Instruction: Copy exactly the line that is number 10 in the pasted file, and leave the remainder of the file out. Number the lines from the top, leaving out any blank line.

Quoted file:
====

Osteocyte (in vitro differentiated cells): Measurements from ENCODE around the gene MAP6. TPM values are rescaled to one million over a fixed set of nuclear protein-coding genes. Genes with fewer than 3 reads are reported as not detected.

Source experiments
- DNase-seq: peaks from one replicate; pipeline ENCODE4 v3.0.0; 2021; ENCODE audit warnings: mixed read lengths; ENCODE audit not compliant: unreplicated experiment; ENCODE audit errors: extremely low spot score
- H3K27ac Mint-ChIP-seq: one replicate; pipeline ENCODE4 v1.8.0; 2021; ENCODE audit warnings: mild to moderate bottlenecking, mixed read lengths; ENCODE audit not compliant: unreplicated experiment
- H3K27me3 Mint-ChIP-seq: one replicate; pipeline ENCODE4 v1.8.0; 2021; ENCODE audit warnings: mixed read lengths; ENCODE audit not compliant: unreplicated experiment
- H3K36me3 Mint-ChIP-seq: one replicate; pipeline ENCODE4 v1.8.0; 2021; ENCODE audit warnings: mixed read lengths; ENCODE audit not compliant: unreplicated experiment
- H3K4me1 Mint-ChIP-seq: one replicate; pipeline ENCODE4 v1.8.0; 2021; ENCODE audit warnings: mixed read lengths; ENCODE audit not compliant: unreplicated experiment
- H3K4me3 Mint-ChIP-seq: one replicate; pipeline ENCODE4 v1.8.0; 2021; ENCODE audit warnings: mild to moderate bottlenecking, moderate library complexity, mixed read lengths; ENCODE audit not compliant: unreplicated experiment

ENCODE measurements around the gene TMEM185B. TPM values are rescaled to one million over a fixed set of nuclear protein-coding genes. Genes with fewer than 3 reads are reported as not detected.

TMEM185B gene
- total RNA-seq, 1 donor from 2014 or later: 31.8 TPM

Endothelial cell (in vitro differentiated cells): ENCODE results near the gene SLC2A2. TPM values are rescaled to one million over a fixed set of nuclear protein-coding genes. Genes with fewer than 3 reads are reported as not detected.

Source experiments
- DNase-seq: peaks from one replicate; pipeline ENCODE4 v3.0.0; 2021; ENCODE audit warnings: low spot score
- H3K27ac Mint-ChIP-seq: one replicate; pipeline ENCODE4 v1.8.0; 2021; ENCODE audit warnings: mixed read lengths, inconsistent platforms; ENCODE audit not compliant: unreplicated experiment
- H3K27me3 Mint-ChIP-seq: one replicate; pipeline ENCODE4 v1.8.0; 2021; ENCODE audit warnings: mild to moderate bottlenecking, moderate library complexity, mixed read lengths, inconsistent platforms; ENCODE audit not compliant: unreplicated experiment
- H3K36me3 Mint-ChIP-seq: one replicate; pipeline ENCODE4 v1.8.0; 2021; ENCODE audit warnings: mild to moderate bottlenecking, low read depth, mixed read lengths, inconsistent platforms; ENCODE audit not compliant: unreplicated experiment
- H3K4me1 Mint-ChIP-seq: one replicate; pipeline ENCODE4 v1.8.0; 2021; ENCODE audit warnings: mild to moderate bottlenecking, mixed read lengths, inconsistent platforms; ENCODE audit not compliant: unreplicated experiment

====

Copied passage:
TMEM185B gene